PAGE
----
This week we are through Books IX and X and Lecture 8. Mr. C. pointed out many parallels between the Aeneid and the Iliad – so many things I would never see on my own, even after reading it so recently. But it has been fun to see how many my boys are catching as I read aloud.
Pallas, Evander, all
Their history rose before Aeneas’ eyes. ~ Book X.724-725
Vergil gives us a compassionate Aeneas here. As he gazes on the dead boy, the one he has promised to protect, the sorrow and grief pulses from the page.
On the young man’s face in death, a face so pale
As to be awesome, then Anchises’ son
groaned in profound pity. He held out
His hand as filial piety, mirrored here,
Wrung his own heart . . .~ Book X.1148-1154
And here – even as he gazes on Lausus, whom he has just killed. In the words of Robert E. Lee:
It is well that war is so terrible, otherwise we should grow too fond of it.
Now what could Nisus do? What strength had he,
What weapons could he dare a rescue with?
Should he then launch himself straight at the foe,
Through many wounds hastening heroic death?
His arm drawn back, hefting his javelin,
He glanced at the high quiet moon and prayed . . . Book IX, 565-570
The excruciating choice required by friendship.
. . . but fortune gave
Neither a homecoming to his native land.
Now, though, the mighty ruler of Olympus
Would not let them encounter one another.
Their fates awaited them, each at the hands
Of a still greater foe. ~ Book X.600-605
This passage speaks of the averted duel between young Lausus, who would die at the hand of Aeneas, and young Pallas, who would die at the hand of Turnus.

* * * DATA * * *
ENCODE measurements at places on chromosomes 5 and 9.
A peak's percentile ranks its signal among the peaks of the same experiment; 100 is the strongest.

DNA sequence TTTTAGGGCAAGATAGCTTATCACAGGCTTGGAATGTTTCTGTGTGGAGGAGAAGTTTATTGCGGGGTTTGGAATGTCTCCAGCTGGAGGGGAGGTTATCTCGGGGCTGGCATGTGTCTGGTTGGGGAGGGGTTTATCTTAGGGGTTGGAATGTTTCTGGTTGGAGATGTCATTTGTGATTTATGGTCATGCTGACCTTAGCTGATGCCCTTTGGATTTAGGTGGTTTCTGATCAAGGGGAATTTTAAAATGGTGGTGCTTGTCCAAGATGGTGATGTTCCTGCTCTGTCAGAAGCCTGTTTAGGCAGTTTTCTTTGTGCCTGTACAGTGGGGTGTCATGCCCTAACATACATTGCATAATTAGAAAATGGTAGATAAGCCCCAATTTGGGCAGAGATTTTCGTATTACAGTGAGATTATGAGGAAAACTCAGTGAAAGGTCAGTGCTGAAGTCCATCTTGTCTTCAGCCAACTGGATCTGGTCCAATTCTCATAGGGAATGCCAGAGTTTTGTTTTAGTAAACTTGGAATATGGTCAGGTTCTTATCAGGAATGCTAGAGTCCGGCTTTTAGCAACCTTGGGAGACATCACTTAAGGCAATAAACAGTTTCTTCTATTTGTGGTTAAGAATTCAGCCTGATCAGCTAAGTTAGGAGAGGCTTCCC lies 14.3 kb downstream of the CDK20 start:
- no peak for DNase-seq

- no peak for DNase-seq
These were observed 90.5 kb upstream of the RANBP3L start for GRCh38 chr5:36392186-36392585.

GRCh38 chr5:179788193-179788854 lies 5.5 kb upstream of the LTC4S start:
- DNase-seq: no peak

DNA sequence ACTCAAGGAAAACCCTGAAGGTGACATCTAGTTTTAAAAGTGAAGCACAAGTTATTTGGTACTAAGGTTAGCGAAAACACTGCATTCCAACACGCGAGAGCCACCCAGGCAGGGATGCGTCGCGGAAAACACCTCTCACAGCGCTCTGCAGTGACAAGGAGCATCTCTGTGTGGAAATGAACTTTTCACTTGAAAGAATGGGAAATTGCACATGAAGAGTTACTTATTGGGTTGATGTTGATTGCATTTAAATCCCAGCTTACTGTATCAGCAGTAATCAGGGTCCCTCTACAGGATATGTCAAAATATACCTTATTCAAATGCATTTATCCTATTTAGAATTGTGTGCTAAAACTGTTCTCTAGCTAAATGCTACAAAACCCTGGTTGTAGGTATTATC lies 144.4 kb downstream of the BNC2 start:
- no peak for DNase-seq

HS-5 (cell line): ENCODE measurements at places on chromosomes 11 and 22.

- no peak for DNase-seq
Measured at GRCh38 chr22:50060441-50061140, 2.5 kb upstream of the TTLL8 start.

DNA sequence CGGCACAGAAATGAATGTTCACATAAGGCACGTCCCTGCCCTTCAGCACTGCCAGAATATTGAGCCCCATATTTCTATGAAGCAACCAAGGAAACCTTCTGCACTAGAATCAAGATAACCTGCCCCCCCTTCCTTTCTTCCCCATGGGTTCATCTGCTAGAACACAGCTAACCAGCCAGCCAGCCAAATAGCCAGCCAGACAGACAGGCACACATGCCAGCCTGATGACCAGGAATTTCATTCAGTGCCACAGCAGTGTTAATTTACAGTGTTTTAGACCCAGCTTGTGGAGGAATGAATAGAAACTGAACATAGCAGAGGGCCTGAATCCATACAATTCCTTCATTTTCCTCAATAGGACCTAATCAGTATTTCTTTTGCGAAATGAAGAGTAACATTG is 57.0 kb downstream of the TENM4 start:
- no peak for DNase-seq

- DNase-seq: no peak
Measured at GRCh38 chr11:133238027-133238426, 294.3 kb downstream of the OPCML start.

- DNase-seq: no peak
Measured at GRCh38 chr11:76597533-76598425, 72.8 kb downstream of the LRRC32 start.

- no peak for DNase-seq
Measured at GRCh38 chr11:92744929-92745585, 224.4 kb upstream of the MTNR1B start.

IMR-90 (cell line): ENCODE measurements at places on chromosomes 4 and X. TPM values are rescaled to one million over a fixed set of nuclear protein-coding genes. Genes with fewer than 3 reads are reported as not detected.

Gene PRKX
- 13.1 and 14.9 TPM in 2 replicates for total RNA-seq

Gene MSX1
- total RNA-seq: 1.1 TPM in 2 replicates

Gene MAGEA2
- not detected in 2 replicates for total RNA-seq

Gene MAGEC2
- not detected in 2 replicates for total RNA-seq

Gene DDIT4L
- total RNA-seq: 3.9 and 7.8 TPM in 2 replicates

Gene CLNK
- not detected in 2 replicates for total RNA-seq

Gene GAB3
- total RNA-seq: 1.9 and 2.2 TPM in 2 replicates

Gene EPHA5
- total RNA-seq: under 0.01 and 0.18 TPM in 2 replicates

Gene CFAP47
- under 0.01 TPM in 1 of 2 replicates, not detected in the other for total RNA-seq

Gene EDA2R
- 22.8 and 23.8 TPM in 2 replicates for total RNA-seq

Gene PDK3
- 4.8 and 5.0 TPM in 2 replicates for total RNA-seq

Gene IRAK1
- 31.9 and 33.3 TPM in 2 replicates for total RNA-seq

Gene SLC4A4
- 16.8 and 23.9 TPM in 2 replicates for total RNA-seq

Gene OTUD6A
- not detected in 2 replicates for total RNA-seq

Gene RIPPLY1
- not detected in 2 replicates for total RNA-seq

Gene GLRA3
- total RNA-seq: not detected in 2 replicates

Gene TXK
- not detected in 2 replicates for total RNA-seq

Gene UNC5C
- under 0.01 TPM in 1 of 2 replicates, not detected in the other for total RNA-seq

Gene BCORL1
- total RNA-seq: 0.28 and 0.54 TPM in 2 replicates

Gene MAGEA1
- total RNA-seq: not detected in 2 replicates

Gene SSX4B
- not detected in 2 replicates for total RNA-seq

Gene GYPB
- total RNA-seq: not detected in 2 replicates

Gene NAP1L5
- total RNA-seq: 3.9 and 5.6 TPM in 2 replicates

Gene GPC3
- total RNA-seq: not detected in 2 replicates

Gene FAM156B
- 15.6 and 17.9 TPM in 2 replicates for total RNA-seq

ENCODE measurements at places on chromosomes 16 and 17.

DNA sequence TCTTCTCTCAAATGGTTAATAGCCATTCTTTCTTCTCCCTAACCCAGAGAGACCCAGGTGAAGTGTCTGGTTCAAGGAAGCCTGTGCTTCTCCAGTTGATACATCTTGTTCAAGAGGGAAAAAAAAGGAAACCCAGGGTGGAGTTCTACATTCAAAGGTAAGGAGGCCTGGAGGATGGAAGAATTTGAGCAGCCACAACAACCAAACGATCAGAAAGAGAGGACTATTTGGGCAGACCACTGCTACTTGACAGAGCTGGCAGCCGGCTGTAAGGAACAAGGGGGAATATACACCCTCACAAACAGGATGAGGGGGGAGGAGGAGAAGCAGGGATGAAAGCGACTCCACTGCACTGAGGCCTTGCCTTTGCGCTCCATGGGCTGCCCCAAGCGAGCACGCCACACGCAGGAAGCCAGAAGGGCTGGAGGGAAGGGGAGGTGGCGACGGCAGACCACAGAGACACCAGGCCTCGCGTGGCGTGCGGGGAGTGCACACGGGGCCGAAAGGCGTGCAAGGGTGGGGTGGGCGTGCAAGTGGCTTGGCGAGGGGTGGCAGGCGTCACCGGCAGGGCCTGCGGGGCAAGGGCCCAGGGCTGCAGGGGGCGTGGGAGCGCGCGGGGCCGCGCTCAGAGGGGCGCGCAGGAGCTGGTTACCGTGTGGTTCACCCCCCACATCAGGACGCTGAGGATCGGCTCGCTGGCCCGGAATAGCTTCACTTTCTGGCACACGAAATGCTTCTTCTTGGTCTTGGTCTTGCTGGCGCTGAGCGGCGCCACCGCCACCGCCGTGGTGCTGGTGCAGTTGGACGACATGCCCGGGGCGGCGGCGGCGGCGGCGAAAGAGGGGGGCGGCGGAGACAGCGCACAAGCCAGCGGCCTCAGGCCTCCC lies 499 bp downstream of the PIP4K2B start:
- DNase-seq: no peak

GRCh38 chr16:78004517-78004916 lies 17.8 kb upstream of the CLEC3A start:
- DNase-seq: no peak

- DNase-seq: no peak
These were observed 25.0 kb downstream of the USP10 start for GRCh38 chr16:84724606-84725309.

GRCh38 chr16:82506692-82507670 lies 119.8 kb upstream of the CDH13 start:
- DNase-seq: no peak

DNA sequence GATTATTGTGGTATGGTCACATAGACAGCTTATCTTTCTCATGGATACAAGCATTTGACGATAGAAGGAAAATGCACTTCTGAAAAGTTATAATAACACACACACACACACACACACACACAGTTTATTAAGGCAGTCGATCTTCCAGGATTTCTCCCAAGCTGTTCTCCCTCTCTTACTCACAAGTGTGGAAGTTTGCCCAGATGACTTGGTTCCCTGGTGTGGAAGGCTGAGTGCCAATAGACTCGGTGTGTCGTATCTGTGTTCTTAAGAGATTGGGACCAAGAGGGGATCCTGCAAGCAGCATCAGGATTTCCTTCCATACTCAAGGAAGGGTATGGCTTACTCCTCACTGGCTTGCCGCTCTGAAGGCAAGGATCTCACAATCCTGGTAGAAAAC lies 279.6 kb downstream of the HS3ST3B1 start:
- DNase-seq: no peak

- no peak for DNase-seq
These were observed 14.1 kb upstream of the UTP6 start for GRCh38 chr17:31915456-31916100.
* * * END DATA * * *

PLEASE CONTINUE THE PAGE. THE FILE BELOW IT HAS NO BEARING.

Every man’s last day is fixed.
Lifetimes are brief, and not to be regained,
For all mankind. But by their deeds to make
Their fame last: that is labor for the brave.
Below the walls of Troy so many sons
of gods went down, among them, yes, my child,
Sarpedon. Turnus, too, is called by fate.
He stands at the given limit of his years. ~ Book X.650-657
This is Jupiter offering comfort to Hercules, grieving as he watches the encounter between Turnus and Pallas. Jupiter reminds Hercules that he did not save even his son, Sarpedon, from his fate at Troy.
. . . in your book were written, every one of them, the days that were formed for me, when as yet there was none of them.” (Psalm 139:16)
Second, Jupiter allowed Sarpedon to die because he was resigned to fate. The timing of my reading being what it was (close to Holy Week), I also heard the much dimmer echo of a far greater and more glorious truth. The One True God, out of His great love for His people, did not spare even His own Son—not in resignation to blind and capricious fate, but in order to accomplish that which was decreed from the foundation of the world.
What then shall we say to these things? If God is for us, who can be against us? He who did not spare his own Son but gave him up for us all, how will he not also with him graciously give us all things? Who shall bring any charge against God’s elect? It is God who justifies. Who is to condemn? Christ Jesus is the one who died—more than that, who was raised—who is at the right hand of God, who indeed is interceding for us. Who shall separate us from the love of Christ? Shall tribulation, or distress, or persecution, or famine, or nakedness, or danger, or sword? . . . No, in all these things we are more than conquerors through him who loved us. For I am sure that neither death nor life, nor angels nor rulers, nor things present nor things to come, nor powers, nor height nor depth, nor anything else in all creation, will be able to separate us from the love of God in Christ Jesus our Lord. ~ Romans 8:31-39
Certainly, early Christians read Vergil. In the midst of a world ruled by cruel and cold fate, the truth of the gospel is astounding. Then and now.
. . . If in the least my songs
Avail, no future day will ever take you
Out of the record of remembering Time . . . Book IX, 633-635
Vergil’s Aeneid Via Roman Roads – Previous Week’s Posts